Late last week, Technology Review carried a news article about a research paper by a group of scientists in MIT’s Computer Science and Artificial Intelligence Laboratory and their collaborators from the University of California at San Diego. These researchers conducted their studies on the Amazon EC2 ecosystem and concluded that it is vulnerable to eavesdropping and malicious VM attacks. Even though the research was conducted on Amazon’s infrastructure, it could also apply to other providers including Rackspace. The study based on a mapping process known as cartography is not a kind of threat which the naysayers of cloud computing fantasize in their dreams but it is definitely something that can be categorized as a “low level threat”.
Well, to be specific, this is not an attack that is unique to Cloud Computing per se but it applies to any ecosystem of virtual machines. This becomes interesting in the case of public clouds for the following reason(s). In the traditional in-house datacenter approach to computing, the security team had a fairly good idea of what is happening in their virtual machines and it was also “completely secured” from the outside world in the sense of a traditional enterprise security. At least from the point of view of the enterprise security beliefs, an outside attacker cannot (well, would not) use the technique described in the paper to carry out the malicious attacks. Plus, the enterprise security team had a (false) sense of confidence that they will be able to keep tab on the integrity of all the virtual machines running inside their datacenter.
When the enterprises move their computing needs from the confines of their own datacenters to public clouds,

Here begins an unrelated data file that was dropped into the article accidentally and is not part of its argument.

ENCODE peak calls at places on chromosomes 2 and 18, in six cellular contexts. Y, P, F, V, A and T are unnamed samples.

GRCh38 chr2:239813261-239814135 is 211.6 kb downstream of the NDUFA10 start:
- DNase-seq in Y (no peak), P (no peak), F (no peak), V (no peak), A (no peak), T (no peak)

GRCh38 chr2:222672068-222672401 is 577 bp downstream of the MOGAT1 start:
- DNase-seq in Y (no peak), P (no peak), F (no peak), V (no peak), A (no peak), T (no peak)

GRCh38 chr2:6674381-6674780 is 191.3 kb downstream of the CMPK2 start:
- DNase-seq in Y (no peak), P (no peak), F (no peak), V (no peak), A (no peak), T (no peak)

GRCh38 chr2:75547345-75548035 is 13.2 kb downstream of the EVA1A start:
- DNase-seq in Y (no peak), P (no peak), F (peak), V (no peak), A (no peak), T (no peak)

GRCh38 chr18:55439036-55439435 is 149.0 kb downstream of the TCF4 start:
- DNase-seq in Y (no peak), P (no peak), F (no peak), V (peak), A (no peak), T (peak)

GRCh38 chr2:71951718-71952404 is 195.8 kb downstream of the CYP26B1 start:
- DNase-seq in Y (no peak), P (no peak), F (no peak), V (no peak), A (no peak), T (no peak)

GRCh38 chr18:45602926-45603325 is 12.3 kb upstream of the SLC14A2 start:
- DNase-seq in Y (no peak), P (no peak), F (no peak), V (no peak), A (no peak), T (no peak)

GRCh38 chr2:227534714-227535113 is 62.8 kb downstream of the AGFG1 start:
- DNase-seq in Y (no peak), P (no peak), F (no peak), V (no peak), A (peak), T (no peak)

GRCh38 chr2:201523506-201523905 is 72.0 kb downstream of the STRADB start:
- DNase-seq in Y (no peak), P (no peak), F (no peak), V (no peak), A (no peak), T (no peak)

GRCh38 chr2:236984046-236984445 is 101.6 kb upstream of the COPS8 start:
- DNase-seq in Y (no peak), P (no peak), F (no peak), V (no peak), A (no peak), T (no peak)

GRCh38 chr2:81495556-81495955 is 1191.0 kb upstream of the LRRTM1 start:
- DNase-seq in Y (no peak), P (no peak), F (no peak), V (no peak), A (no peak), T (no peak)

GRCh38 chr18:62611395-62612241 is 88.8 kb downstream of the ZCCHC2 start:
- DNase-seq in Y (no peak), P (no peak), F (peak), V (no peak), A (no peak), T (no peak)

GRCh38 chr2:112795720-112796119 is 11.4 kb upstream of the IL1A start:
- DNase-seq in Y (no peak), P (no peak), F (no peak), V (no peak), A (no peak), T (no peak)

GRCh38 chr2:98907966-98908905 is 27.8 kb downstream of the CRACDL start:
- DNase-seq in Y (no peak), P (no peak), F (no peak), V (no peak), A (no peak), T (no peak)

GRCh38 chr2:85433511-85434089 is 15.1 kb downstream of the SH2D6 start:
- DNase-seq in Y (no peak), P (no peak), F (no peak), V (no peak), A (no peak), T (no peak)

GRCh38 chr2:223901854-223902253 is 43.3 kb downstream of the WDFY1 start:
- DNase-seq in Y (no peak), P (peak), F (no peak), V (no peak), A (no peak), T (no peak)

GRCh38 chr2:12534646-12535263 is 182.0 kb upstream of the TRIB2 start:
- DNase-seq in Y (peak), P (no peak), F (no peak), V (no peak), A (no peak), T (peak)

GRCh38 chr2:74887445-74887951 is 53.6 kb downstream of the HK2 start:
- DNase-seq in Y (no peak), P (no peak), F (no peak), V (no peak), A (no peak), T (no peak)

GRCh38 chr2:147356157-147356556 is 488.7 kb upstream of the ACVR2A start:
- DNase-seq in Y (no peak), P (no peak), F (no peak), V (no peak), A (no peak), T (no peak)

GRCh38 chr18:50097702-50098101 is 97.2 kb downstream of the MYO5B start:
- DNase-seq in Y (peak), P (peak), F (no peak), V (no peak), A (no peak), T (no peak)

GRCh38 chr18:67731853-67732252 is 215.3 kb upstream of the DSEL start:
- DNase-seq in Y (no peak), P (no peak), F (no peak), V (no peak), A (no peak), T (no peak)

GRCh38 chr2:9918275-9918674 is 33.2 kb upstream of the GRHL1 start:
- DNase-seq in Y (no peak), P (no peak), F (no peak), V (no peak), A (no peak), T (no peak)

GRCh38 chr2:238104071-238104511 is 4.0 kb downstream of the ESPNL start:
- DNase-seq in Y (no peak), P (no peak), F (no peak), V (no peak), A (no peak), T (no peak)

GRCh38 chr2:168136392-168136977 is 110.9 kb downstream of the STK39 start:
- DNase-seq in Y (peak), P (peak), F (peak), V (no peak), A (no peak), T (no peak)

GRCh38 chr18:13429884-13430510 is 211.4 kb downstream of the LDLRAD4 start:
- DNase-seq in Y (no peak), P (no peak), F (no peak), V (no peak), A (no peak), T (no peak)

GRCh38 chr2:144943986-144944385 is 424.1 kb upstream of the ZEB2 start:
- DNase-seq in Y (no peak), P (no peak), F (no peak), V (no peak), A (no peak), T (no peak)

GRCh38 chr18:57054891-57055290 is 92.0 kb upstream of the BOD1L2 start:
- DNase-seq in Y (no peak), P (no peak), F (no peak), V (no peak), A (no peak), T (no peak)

- unlike their experience in the traditional datacenters, they lose control over their virtual machines and they, themselves, have no idea, at least theoretically, about where their virtual machines are located.
- they have no idea about the neighboring virtual machines in the server and neighboring servers in the network.
- the fact that their virtual machines are outside of the network topology means they cannot do much to improve the security and, rather, rely on the expertise of the provider.
This is clearly not something which the enterprise security team wants to tackle. Under such a scenario, if a study says that there is a 40% chance to identify the exact location of a particular virtual machine by just spending few dollars (essentially, taking advantage of the economics of public clouds) and there is a theoretical possibility to insert a rogue virtual machine to either keep a tab on what is happening on the victim VM (eaves dropping) or launch a malicious attack, it will clearly cause concern among the people who are planning to use public clouds for their computing needs. Especially, at a time when the enterprise customers are slowly warming up to the idea of losing control over their computing and trusting the public clouds, this is bound to stir up fear and confusion.
I am pretty surprised by the hand waving reaction of Amazon to this study. According to both Technology Review and Computer World, Amazon seems to have dismissed about the realistic chances of these hypothetical examples. Even though they seem to admit to the possibilities of identifying the target VM using the cartography methods, they de-emphasize the impact by saying that the paper doesn’t explain how the attackers will use the presence to attack the target VM. Come on guys, this is plain naive argument. It is equivalent to saying we do agree that thieves will enter the house but there is no clear explanation about how they will break the cupboard and pick up the teacups. If Amazon is really serious about luring the enterprise customers, it is important that they take even the “low level” threats seriously and explain to the customers and potential customers how they will mitigate the risks associated with such threats. Unless they are transparent about the security issues inside their ecosystem, we won’t be seeing large scale enterprise adoption.
If you ask the CTO of Enstratus, Mr. George Reese, they are moving in the right direction. I also hope that they are learning fast and taking steps to be more transparent. It is not just the case of Amazon, every cloud infrastructure provider should be transparent about the steps they take to protect their computing resources.